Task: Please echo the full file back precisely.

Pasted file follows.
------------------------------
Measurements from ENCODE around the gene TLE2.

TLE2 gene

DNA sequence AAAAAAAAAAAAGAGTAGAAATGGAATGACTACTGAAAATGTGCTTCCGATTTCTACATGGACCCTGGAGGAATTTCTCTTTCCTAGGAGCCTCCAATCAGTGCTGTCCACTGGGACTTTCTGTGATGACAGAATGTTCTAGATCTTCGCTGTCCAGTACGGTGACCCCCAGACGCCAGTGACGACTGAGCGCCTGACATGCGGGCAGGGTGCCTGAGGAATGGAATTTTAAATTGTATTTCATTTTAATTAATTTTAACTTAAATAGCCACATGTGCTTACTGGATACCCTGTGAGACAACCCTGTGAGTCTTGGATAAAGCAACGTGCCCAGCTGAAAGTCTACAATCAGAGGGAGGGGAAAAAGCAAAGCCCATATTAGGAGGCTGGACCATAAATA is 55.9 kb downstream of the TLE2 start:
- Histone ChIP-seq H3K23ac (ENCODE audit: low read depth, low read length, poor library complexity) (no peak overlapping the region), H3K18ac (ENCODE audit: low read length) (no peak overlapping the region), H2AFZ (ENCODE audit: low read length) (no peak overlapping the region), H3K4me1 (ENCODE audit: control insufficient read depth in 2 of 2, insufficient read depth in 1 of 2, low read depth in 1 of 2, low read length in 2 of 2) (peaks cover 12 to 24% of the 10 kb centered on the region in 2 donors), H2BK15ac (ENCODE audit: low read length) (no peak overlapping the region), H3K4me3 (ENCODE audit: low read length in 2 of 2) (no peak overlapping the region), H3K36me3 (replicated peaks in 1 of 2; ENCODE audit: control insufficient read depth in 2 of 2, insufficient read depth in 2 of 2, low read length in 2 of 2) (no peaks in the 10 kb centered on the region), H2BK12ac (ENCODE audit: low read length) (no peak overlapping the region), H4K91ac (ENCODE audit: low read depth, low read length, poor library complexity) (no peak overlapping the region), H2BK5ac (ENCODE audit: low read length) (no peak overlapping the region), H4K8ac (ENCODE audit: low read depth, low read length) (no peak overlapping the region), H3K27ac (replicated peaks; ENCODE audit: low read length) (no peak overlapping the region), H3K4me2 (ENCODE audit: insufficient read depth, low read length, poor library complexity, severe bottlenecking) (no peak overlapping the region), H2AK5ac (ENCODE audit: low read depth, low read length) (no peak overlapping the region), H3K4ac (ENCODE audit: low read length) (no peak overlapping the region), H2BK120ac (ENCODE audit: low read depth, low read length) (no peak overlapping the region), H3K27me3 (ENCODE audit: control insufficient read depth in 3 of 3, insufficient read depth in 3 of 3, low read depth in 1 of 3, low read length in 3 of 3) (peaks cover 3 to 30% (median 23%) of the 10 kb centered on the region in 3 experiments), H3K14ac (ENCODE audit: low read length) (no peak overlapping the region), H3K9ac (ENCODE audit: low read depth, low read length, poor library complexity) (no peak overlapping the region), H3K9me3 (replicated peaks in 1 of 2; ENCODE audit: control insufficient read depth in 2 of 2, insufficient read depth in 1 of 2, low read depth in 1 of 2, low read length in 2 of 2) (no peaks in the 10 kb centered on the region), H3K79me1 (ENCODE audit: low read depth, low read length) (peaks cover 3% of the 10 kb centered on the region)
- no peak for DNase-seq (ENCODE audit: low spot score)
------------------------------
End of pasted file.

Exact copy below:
Measurements from ENCODE around the gene TLE2.

TLE2 gene

DNA sequence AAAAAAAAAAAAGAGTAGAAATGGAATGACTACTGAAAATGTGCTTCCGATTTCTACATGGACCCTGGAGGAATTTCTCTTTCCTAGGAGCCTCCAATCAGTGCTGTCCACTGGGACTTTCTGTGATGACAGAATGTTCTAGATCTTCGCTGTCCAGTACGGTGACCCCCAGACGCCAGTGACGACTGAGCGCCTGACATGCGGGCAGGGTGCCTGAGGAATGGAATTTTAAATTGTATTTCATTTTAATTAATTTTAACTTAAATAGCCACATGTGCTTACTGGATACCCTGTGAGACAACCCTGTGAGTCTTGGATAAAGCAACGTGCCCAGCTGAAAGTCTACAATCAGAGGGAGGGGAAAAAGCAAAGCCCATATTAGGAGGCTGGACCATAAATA is 55.9 kb downstream of the TLE2 start:
- Histone ChIP-seq H3K23ac (ENCODE audit: low read depth, low read length, poor library complexity) (no peak overlapping the region), H3K18ac (ENCODE audit: low read length) (no peak overlapping the region), H2AFZ (ENCODE audit: low read length) (no peak overlapping the region), H3K4me1 (ENCODE audit: control insufficient read depth in 2 of 2, insufficient read depth in 1 of 2, low read depth in 1 of 2, low read length in 2 of 2) (peaks cover 12 to 24% of the 10 kb centered on the region in 2 donors), H2BK15ac (ENCODE audit: low read length) (no peak overlapping the region), H3K4me3 (ENCODE audit: low read length in 2 of 2) (no peak overlapping the region), H3K36me3 (replicated peaks in 1 of 2; ENCODE audit: control insufficient read depth in 2 of 2, insufficient read depth in 2 of 2, low read length in 2 of 2) (no peaks in the 10 kb centered on the region), H2BK12ac (ENCODE audit: low read length) (no peak overlapping the region), H4K91ac (ENCODE audit: low read depth, low read length, poor library complexity) (no peak overlapping the region), H2BK5ac (ENCODE audit: low read length) (no peak overlapping the region), H4K8ac (ENCODE audit: low read depth, low read length) (no peak overlapping the region), H3K27ac (replicated peaks; ENCODE audit: low read length) (no peak overlapping the region), H3K4me2 (ENCODE audit: insufficient read depth, low read length, poor library complexity, severe bottlenecking) (no peak overlapping the region), H2AK5ac (ENCODE audit: low read depth, low read length) (no peak overlapping the region), H3K4ac (ENCODE audit: low read length) (no peak overlapping the region), H2BK120ac (ENCODE audit: low read depth, low read length) (no peak overlapping the region), H3K27me3 (ENCODE audit: control insufficient read depth in 3 of 3, insufficient read depth in 3 of 3, low read depth in 1 of 3, low read length in 3 of 3) (peaks cover 3 to 30% (median 23%) of the 10 kb centered on the region in 3 experiments), H3K14ac (ENCODE audit: low read length) (no peak overlapping the region), H3K9ac (ENCODE audit: low read depth, low read length, poor library complexity) (no peak overlapping the region), H3K9me3 (replicated peaks in 1 of 2; ENCODE audit: control insufficient read depth in 2 of 2, insufficient read depth in 1 of 2, low read depth in 1 of 2, low read length in 2 of 2) (no peaks in the 10 kb centered on the region), H3K79me1 (ENCODE audit: low read depth, low read length) (peaks cover 3% of the 10 kb centered on the region)
- no peak for DNase-seq (ENCODE audit: low spot score)